Metric education:

  • 1,000 grams = 1 kilogram.
  • 1,000 millilitres = 1 litre.
  • Get a measuring cup marked in millilitres and a scale that weighs in grams.
  • ALL dry ingredients MUST go on the scale - no dry ingredients in the cup! (For baking, it's easier to just weigh everything, even the water.)
  • End of baker's metric education - you're set - that's absolutely all you need! Metric is a big problem for surveyors trying to convert a whole country that's already measured in miles, but for bakers it's immediately easier than the stupid old system of having to know so many types of measurements and do so much mental arithmetic.

If you'd like conversions either way for a few recipes, just post them here - I'm used to both systems.

David R's picture
David R

My first thought is that online groups are often very enthusiastic. See if there's a group that discusses your particular machine or ones like it - they will know every detail and every quirk in its operation, and they'll have come up with some more new recipes as well.

DianeM50's picture
DianeM50

Thank you, David! Your reply reminded me that I did not include the make and model of my bread machine. I appreciate your help. It is a Breadman Plus TR700/600 series. It is not being manufactured any longer, but when I called the company about ingredient questions, they were very helpful.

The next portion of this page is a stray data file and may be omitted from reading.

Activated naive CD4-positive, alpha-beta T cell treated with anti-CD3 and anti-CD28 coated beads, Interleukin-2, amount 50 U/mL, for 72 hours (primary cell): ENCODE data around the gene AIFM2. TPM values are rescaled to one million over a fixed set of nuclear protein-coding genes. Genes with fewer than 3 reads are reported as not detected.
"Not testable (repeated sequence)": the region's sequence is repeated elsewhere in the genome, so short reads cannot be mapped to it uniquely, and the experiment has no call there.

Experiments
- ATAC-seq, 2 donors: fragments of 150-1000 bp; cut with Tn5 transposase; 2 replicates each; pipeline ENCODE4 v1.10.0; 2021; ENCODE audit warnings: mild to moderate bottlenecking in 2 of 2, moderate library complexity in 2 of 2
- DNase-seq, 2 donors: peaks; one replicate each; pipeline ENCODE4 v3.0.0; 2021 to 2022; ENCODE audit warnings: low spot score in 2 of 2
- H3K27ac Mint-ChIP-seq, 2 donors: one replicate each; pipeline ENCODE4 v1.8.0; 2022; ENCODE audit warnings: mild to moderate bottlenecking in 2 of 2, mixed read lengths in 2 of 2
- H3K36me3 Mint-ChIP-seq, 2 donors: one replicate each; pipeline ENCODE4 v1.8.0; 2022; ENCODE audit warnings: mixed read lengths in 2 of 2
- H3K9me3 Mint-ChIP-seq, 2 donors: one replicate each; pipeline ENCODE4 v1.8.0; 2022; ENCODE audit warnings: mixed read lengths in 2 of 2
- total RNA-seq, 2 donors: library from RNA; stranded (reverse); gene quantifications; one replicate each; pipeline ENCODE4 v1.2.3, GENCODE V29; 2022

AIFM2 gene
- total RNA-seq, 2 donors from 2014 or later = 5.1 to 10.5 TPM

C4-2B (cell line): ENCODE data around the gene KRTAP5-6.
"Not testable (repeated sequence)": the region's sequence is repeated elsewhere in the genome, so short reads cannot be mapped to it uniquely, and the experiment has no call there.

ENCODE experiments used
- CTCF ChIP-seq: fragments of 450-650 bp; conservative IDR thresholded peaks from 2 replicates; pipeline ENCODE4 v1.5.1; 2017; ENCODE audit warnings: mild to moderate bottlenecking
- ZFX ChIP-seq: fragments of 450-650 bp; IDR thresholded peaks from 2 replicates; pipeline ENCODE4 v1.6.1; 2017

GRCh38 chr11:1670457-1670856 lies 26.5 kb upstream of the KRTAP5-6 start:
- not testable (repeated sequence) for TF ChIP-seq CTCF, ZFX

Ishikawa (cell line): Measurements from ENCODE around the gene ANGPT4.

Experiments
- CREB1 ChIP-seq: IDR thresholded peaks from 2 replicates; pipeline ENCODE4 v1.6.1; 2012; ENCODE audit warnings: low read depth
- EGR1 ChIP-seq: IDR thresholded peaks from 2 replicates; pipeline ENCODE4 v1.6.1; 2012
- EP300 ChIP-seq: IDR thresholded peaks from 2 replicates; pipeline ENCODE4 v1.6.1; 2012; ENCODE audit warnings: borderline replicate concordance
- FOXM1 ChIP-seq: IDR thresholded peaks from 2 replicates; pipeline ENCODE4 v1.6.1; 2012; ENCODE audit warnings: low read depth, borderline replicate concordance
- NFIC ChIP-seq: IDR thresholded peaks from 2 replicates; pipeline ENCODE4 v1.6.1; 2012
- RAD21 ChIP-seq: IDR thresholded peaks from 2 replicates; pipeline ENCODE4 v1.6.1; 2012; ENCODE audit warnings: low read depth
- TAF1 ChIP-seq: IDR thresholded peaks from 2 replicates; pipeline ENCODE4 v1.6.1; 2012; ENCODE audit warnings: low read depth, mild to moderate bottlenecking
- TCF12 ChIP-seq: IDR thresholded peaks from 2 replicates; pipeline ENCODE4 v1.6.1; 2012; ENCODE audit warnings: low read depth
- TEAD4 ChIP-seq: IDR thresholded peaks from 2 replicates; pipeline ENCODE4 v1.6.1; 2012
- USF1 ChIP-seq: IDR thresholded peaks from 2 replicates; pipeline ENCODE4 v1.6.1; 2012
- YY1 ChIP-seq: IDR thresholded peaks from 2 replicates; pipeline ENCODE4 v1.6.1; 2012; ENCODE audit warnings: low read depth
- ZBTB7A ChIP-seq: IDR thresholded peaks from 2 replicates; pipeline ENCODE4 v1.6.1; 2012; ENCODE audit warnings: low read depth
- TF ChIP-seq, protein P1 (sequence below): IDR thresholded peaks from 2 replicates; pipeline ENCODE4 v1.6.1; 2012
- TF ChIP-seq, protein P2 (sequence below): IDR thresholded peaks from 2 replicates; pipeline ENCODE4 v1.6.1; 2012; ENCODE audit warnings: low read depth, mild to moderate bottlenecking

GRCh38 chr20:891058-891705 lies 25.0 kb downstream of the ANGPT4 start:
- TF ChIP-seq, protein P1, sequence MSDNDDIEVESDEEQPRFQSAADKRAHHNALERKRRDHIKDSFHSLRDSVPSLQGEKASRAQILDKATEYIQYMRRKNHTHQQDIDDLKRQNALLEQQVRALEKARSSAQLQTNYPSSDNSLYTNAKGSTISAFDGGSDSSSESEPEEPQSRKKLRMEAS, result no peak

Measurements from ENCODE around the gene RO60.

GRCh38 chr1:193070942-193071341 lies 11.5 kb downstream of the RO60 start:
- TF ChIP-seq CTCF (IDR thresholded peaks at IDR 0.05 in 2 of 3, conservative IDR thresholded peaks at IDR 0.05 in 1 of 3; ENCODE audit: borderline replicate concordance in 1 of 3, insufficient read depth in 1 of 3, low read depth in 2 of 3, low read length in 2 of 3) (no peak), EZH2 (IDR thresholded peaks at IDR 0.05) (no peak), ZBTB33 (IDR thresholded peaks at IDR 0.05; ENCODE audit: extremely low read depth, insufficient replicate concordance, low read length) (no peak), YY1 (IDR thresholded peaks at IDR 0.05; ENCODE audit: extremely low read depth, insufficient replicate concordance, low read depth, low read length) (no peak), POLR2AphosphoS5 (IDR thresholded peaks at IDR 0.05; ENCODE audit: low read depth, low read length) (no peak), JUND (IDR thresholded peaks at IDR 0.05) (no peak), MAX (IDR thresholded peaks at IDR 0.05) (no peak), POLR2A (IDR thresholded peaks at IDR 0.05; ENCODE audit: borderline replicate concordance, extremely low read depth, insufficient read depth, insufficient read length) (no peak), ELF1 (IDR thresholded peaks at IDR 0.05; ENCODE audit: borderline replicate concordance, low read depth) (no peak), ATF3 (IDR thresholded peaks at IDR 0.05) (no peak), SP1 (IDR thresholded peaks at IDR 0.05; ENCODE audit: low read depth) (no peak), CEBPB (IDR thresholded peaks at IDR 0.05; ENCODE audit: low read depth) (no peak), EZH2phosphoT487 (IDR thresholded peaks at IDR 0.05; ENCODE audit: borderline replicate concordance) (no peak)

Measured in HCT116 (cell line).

Diane

Rube Goldberg's picture
Rube Goldberg

Hi Diane. Here is a collection of Bread Machine recipes:

https://recipeland.com/recipes/for/bread-machine_112

 

My favorite Bread Machine Cook book is The Bread Lover's Bread Machine Cook Book by Beth Hensperger. Used copies can be found on Ebay, or your local library might have a copy.

Happy Bread!!

DianeM50's picture
DianeM50

Thank you, Rube. I will check it out. 

David R's picture
David R

I forgot to thank you, Diane...

... for not saying "I made my Aunt June's old-fashioned bread recipe in my bread machine and it didn't work". 😁

Bread machines are different enough that it's better to start fresh, with a recipe that was made for a bread machine - and to save oven recipes for the oven. (Even with the right conversions and changes being made, recipes for the one just don't turn out the same when made in the other.)

Except... I was staying with some friends who successfully used their bread machine for oven baking. They used the amounts according to their favourite traditional recipe, put everything in the machine, let it mix and rise in the machine, ... and then pulled it out, put it into a loaf pan, and baked it in the oven. Best of both worlds maybe?

DianeM50's picture
DianeM50

Yes, David; I have read on different bread blogs that bread machine recipes are a tad bit different than oven-baked. The nicest thing about today's machines is that most of them have a dough setting, so you can add your traditional recipe ingredients and mix/knead it and then put it in the oven. That would help me a lot because I cannot stand at the counter for very long due to health issues with my legs and feet.

That Food Life's picture
That Food Life

Hi Diane,

If you search amazon for scales there are a few very inexpensive (less than $20) that are very accurate and weigh in 1 gram measurements. They also convert back to imperial with a push of a button. Weighing everything will take your baking a very big step forward. One of the inexpensive scales will take you extremely far in your baking journey.